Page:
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An Independent Queensland Regional & Rural 

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(Cairns... Far North Queensland)


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Selwyn Johnston



One person, with the support of the community, can make a difference




Treasurer Peter Costello has announced that he believes that the Federal Government needs greater powers to effectively manage the Australian economy. The powers he claims that are needed presently reside with the States and presumably his new “Recast Federalism”, as his new proposal has been called, will have to involve one of two things.  

Firstly he will have to go to a referendum to have the Constitution changed or secondly, he will have to have all the States vest all the powers he needs in the Commonwealth. Informal arrangements do not wash as the High Court of Australia has already found in the case of the corporations law. 

Already the Federal Government is talking about making the remittance of GST moneys to the States “conditional”, so it is not out of the question that a little coercion could be in the pipeline, but it would be disastrous for any State Premier to even consider it.  

This latest move by Mr. Costello is not a unilateral act on his part, nor is it a proposal that is out of line with the direction the Prime Minister has defined for this country. This move by the Government, and introduced by the Treasurer, is just another step towards the greater centralisation of power in Canberra and one that is intended to bring Australia closer to the American (republic) style of Government.  

Whether that kind of Government will suit Australia is a very moot point indeed but the present worry is… will we have a say at all. Many now have the gut feeling that such a move would be down a dangerous path from which there may be no return. 

Currently the Federal Government is in the process of increasing its powers in the area of industrial relations. This matter is presently before the High Court and, in time, a decision will be handed down.  

Prior to this the Federal Government relied on a previous decision of the High Court, “The Engineers Case” (Seventy Five Years On) decided on 31 August 1920 for its authority tempered by some level of electoral concern. That case was a watershed as it overturned the then existing concept of the States “reserve powers” a concept that had been enshrined by the original members of the High Court who by this time had either resigned or passed away.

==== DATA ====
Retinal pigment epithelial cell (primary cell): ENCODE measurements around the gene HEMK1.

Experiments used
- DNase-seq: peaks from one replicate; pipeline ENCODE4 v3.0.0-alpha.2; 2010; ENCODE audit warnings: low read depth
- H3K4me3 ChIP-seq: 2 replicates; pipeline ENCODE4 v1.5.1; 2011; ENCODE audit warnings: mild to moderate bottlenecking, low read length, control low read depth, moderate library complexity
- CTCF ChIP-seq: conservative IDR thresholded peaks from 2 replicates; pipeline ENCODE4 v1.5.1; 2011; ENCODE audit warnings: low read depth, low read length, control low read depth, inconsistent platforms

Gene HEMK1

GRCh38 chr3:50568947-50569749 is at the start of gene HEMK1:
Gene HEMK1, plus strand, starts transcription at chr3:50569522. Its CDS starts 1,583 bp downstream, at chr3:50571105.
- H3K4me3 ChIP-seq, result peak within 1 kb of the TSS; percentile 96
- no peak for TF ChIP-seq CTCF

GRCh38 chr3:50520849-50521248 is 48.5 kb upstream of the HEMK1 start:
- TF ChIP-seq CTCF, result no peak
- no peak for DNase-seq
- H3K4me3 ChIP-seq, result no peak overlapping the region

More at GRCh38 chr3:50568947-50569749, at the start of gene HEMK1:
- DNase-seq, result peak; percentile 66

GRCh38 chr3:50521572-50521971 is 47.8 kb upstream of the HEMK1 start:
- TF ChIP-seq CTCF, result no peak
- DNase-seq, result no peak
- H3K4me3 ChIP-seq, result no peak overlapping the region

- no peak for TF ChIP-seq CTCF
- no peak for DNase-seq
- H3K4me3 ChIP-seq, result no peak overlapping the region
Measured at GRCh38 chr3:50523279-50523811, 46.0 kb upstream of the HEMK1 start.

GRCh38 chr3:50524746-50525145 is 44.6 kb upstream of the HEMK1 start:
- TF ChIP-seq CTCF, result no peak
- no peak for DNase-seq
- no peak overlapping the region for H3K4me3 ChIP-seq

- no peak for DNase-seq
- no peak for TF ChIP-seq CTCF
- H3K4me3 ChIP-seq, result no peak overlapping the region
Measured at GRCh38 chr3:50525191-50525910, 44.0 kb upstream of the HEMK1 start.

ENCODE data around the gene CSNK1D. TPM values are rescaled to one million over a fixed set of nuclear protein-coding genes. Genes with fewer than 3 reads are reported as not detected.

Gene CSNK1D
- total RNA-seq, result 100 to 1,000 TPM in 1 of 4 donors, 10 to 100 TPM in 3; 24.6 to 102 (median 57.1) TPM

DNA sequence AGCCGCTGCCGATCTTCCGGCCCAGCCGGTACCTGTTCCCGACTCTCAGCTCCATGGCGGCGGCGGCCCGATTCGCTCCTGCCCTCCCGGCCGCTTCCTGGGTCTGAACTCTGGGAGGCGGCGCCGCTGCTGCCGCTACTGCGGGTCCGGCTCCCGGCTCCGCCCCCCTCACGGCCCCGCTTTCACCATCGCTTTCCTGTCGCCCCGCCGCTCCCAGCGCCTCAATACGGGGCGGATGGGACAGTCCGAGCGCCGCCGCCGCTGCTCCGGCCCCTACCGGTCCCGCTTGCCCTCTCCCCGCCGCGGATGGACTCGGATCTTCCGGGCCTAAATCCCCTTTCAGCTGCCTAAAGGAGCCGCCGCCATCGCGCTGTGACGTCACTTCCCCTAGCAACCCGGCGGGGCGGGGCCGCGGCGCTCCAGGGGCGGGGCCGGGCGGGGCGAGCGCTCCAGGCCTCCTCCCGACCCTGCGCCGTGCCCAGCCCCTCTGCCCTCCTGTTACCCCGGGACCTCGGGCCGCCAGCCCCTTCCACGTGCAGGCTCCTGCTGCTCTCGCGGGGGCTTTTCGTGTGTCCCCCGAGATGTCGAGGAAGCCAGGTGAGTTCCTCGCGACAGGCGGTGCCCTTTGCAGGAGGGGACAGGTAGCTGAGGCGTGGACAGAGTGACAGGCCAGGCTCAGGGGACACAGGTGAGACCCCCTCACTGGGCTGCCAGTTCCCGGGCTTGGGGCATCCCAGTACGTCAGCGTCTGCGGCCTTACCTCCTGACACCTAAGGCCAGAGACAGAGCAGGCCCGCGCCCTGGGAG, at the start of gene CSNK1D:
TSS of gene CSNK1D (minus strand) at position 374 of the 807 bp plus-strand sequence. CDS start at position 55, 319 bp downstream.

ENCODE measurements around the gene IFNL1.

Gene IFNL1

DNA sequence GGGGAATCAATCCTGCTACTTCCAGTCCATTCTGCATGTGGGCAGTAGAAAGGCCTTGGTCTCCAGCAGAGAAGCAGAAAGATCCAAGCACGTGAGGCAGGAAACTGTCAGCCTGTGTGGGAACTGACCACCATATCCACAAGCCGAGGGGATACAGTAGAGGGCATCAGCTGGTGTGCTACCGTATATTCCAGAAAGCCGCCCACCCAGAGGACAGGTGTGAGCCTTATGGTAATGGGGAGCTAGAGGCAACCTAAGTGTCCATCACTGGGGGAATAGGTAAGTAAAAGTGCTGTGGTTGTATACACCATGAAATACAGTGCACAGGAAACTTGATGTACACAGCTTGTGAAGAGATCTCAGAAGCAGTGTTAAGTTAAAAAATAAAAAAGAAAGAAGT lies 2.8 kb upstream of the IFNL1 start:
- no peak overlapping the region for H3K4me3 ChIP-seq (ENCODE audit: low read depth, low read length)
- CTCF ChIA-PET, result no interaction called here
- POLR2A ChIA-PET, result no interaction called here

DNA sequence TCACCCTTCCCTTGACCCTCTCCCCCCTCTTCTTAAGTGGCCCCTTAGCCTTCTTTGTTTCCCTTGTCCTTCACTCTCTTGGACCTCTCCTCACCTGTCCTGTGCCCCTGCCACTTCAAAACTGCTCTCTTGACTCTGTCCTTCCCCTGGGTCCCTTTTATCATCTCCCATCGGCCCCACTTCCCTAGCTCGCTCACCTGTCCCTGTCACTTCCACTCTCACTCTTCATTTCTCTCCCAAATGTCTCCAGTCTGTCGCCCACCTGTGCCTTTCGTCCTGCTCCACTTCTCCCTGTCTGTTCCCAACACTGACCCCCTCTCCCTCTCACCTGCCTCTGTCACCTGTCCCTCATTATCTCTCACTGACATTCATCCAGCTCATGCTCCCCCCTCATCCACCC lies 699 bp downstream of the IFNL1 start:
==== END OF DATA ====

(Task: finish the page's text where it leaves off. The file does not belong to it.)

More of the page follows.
As to whether or not the Federal Government is looking to establish another “watershed” case with Industrial Relations is only known to the Government but there certainly are ominous signs on the horizon. However, should they succeed with industrial relations, why not infrastructure and services? 

The problem for the electorate however is that both of the major parties would relish increased power in their hands as they would not have the enduring problem of dealing with “recalcitrant” Premiers. State governments are by design closer to the people simply because of the tyranny of distance. Consequently, irrespective of political persuasion, the States are more likely to not only differ with the Commonwealth but also between themselves, as their electorates’ wants and needs will vary. 

As we know the Commonwealth wants centralisation as it believes it can do a better job without the encumbrance of dissent. That is from its point of view of course. Equally if you wish to control a population it can be better done if you only have to control one forum or legislature and of course this is the way the American political system has gone and the ease with which it could be introduced into Australia is now very apparent. 

So in this case, if the Federal Government wants to do the job properly it has to go to a referendum and to do this successfully it has to have bipartisan support. Now, while Kevin Rudd, leader of the Labor Party and Opposition can equivocate on the nub of the matter, which he seems to be doing at least at this early stage, and prattle on about peripheral matters, which he is certainly doing, we need a clear and unequivocal statement from him that he will not pursue or support a similar line to Mr. Costello and Mr. Howard. 

After all, what these party politicians must remember is what we already know and, that is if a new system makes it easier to control the electorate, it is also easier for themselves to be controlled, as in fact has happened in the past. If they feel that they are unable to run the country on a co-operative and consensual basis, then the honourable course of action for them would be to stand aside and let someone else do it.




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Written and Authorised by Selwyn Johnston, Cairns FNQ 4870